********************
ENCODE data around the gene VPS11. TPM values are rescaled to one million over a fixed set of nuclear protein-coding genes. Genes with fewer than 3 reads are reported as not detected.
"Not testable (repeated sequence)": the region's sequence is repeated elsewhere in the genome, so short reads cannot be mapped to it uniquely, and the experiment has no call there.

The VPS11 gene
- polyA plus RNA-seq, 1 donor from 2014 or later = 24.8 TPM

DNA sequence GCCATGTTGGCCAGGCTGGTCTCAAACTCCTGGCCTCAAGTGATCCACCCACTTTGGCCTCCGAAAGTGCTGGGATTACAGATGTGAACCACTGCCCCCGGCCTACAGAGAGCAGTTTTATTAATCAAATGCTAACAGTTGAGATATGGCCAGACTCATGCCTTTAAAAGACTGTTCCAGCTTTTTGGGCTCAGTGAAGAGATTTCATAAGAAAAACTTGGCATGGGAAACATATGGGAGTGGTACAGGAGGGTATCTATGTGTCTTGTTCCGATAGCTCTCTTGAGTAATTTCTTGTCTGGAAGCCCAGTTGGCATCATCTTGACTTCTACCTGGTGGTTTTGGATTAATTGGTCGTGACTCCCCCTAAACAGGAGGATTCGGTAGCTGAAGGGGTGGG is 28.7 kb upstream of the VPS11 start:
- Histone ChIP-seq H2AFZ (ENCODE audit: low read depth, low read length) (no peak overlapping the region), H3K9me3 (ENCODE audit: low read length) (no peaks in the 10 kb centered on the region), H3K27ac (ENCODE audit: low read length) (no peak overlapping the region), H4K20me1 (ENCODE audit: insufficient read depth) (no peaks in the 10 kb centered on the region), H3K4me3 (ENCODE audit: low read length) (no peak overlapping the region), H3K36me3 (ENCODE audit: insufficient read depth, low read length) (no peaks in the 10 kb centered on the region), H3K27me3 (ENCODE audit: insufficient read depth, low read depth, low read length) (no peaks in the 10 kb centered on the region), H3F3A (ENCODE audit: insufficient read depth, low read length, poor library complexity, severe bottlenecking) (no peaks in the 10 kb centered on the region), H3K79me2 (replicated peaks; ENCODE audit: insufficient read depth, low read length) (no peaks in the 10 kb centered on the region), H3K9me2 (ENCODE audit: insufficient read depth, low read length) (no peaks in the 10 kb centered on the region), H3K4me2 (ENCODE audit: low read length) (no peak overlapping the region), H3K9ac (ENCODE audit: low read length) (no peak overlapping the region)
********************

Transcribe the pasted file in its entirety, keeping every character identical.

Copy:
ENCODE data around the gene VPS11. TPM values are rescaled to one million over a fixed set of nuclear protein-coding genes. Genes with fewer than 3 reads are reported as not detected.
"Not testable (repeated sequence)": the region's sequence is repeated elsewhere in the genome, so short reads cannot be mapped to it uniquely, and the experiment has no call there.

The VPS11 gene
- polyA plus RNA-seq, 1 donor from 2014 or later = 24.8 TPM

DNA sequence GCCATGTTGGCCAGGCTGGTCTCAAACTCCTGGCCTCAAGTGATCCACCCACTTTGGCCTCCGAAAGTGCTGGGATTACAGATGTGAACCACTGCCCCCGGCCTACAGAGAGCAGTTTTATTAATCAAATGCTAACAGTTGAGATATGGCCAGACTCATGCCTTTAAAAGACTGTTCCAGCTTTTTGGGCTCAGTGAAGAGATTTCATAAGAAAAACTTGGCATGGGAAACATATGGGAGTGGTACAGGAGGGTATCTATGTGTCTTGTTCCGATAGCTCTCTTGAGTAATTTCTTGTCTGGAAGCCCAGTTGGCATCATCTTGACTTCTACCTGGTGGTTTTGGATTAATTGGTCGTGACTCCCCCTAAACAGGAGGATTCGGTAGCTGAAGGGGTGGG is 28.7 kb upstream of the VPS11 start:
- Histone ChIP-seq H2AFZ (ENCODE audit: low read depth, low read length) (no peak overlapping the region), H3K9me3 (ENCODE audit: low read length) (no peaks in the 10 kb centered on the region), H3K27ac (ENCODE audit: low read length) (no peak overlapping the region), H4K20me1 (ENCODE audit: insufficient read depth) (no peaks in the 10 kb centered on the region), H3K4me3 (ENCODE audit: low read length) (no peak overlapping the region), H3K36me3 (ENCODE audit: insufficient read depth, low read length) (no peaks in the 10 kb centered on the region), H3K27me3 (ENCODE audit: insufficient read depth, low read depth, low read length) (no peaks in the 10 kb centered on the region), H3F3A (ENCODE audit: insufficient read depth, low read length, poor library complexity, severe bottlenecking) (no peaks in the 10 kb centered on the region), H3K79me2 (replicated peaks; ENCODE audit: insufficient read depth, low read length) (no peaks in the 10 kb centered on the region), H3K9me2 (ENCODE audit: insufficient read depth, low read length) (no peaks in the 10 kb centered on the region), H3K4me2 (ENCODE audit: low read length) (no peak overlapping the region), H3K9ac (ENCODE audit: low read length) (no peak overlapping the region)